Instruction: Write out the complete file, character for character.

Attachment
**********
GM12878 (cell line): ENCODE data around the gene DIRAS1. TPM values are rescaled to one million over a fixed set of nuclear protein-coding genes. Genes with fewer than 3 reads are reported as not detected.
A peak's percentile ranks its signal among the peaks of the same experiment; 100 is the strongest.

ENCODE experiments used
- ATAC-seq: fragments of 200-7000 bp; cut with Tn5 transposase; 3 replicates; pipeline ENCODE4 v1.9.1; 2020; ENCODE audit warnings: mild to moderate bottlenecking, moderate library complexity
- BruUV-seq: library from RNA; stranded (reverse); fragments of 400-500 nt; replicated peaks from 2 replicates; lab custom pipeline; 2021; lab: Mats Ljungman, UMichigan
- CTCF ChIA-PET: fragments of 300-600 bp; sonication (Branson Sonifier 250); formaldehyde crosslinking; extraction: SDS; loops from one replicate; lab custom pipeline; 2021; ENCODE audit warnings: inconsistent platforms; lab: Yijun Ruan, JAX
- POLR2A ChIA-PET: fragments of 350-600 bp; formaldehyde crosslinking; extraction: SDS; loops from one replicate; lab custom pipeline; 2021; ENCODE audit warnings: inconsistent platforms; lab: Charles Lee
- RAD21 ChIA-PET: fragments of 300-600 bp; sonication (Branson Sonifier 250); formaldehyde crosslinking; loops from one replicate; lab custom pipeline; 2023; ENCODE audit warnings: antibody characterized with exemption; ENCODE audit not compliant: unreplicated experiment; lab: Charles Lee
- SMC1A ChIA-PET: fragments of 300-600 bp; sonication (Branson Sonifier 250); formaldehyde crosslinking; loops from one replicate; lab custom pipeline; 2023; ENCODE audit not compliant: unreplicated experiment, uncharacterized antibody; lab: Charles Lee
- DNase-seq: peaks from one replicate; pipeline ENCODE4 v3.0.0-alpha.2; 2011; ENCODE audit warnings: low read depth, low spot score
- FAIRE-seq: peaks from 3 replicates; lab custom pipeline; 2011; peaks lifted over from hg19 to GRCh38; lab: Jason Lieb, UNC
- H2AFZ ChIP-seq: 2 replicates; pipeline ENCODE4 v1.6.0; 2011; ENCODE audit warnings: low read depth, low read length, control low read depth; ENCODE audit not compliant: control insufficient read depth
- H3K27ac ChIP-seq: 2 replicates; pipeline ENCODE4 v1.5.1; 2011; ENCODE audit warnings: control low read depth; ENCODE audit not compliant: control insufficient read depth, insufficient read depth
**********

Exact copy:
GM12878 (cell line): ENCODE data around the gene DIRAS1. TPM values are rescaled to one million over a fixed set of nuclear protein-coding genes. Genes with fewer than 3 reads are reported as not detected.
A peak's percentile ranks its signal among the peaks of the same experiment; 100 is the strongest.

ENCODE experiments used
- ATAC-seq: fragments of 200-7000 bp; cut with Tn5 transposase; 3 replicates; pipeline ENCODE4 v1.9.1; 2020; ENCODE audit warnings: mild to moderate bottlenecking, moderate library complexity
- BruUV-seq: library from RNA; stranded (reverse); fragments of 400-500 nt; replicated peaks from 2 replicates; lab custom pipeline; 2021; lab: Mats Ljungman, UMichigan
- CTCF ChIA-PET: fragments of 300-600 bp; sonication (Branson Sonifier 250); formaldehyde crosslinking; extraction: SDS; loops from one replicate; lab custom pipeline; 2021; ENCODE audit warnings: inconsistent platforms; lab: Yijun Ruan, JAX
- POLR2A ChIA-PET: fragments of 350-600 bp; formaldehyde crosslinking; extraction: SDS; loops from one replicate; lab custom pipeline; 2021; ENCODE audit warnings: inconsistent platforms; lab: Charles Lee
- RAD21 ChIA-PET: fragments of 300-600 bp; sonication (Branson Sonifier 250); formaldehyde crosslinking; loops from one replicate; lab custom pipeline; 2023; ENCODE audit warnings: antibody characterized with exemption; ENCODE audit not compliant: unreplicated experiment; lab: Charles Lee
- SMC1A ChIA-PET: fragments of 300-600 bp; sonication (Branson Sonifier 250); formaldehyde crosslinking; loops from one replicate; lab custom pipeline; 2023; ENCODE audit not compliant: unreplicated experiment, uncharacterized antibody; lab: Charles Lee
- DNase-seq: peaks from one replicate; pipeline ENCODE4 v3.0.0-alpha.2; 2011; ENCODE audit warnings: low read depth, low spot score
- FAIRE-seq: peaks from 3 replicates; lab custom pipeline; 2011; peaks lifted over from hg19 to GRCh38; lab: Jason Lieb, UNC
- H2AFZ ChIP-seq: 2 replicates; pipeline ENCODE4 v1.6.0; 2011; ENCODE audit warnings: low read depth, low read length, control low read depth; ENCODE audit not compliant: control insufficient read depth
- H3K27ac ChIP-seq: 2 replicates; pipeline ENCODE4 v1.5.1; 2011; ENCODE audit warnings: control low read depth; ENCODE audit not compliant: control insufficient read depth, insufficient read depth